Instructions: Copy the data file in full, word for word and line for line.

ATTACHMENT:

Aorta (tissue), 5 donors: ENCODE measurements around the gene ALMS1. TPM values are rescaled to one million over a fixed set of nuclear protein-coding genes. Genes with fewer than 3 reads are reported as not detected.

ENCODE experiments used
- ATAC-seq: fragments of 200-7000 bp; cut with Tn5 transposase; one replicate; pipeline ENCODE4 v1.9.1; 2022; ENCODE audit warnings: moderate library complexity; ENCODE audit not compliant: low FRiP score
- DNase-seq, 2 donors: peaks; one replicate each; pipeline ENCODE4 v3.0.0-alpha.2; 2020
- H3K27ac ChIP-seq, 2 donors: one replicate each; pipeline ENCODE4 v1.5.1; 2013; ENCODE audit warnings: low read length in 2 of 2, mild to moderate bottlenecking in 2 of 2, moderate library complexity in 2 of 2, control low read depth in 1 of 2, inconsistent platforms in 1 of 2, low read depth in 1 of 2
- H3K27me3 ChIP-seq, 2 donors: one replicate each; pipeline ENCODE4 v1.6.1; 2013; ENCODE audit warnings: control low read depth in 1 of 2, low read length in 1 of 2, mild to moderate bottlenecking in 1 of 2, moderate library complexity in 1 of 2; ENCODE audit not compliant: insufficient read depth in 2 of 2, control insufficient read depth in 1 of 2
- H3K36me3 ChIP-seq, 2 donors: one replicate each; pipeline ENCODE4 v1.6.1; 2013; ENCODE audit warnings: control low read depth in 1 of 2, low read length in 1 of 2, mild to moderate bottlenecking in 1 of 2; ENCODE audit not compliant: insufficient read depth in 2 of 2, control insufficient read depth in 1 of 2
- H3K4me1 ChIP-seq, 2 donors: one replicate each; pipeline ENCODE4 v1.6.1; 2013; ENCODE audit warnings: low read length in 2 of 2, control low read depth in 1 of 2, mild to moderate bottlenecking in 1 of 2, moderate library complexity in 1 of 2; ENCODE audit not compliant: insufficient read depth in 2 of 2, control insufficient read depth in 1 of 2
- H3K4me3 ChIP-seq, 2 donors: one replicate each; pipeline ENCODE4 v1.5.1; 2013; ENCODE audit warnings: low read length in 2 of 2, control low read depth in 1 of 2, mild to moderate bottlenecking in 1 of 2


Aorta (tissue), 5 donors: ENCODE measurements around the gene ALMS1. TPM values are rescaled to one million over a fixed set of nuclear protein-coding genes. Genes with fewer than 3 reads are reported as not detected.

ENCODE experiments used
- ATAC-seq: fragments of 200-7000 bp; cut with Tn5 transposase; one replicate; pipeline ENCODE4 v1.9.1; 2022; ENCODE audit warnings: moderate library complexity; ENCODE audit not compliant: low FRiP score
- DNase-seq, 2 donors: peaks; one replicate each; pipeline ENCODE4 v3.0.0-alpha.2; 2020
- H3K27ac ChIP-seq, 2 donors: one replicate each; pipeline ENCODE4 v1.5.1; 2013; ENCODE audit warnings: low read length in 2 of 2, mild to moderate bottlenecking in 2 of 2, moderate library complexity in 2 of 2, control low read depth in 1 of 2, inconsistent platforms in 1 of 2, low read depth in 1 of 2
- H3K27me3 ChIP-seq, 2 donors: one replicate each; pipeline ENCODE4 v1.6.1; 2013; ENCODE audit warnings: control low read depth in 1 of 2, low read length in 1 of 2, mild to moderate bottlenecking in 1 of 2, moderate library complexity in 1 of 2; ENCODE audit not compliant: insufficient read depth in 2 of 2, control insufficient read depth in 1 of 2
- H3K36me3 ChIP-seq, 2 donors: one replicate each; pipeline ENCODE4 v1.6.1; 2013; ENCODE audit warnings: control low read depth in 1 of 2, low read length in 1 of 2, mild to moderate bottlenecking in 1 of 2; ENCODE audit not compliant: insufficient read depth in 2 of 2, control insufficient read depth in 1 of 2
- H3K4me1 ChIP-seq, 2 donors: one replicate each; pipeline ENCODE4 v1.6.1; 2013; ENCODE audit warnings: low read length in 2 of 2, control low read depth in 1 of 2, mild to moderate bottlenecking in 1 of 2, moderate library complexity in 1 of 2; ENCODE audit not compliant: insufficient read depth in 2 of 2, control insufficient read depth in 1 of 2
- H3K4me3 ChIP-seq, 2 donors: one replicate each; pipeline ENCODE4 v1.5.1; 2013; ENCODE audit warnings: low read length in 2 of 2, control low read depth in 1 of 2, mild to moderate bottlenecking in 1 of 2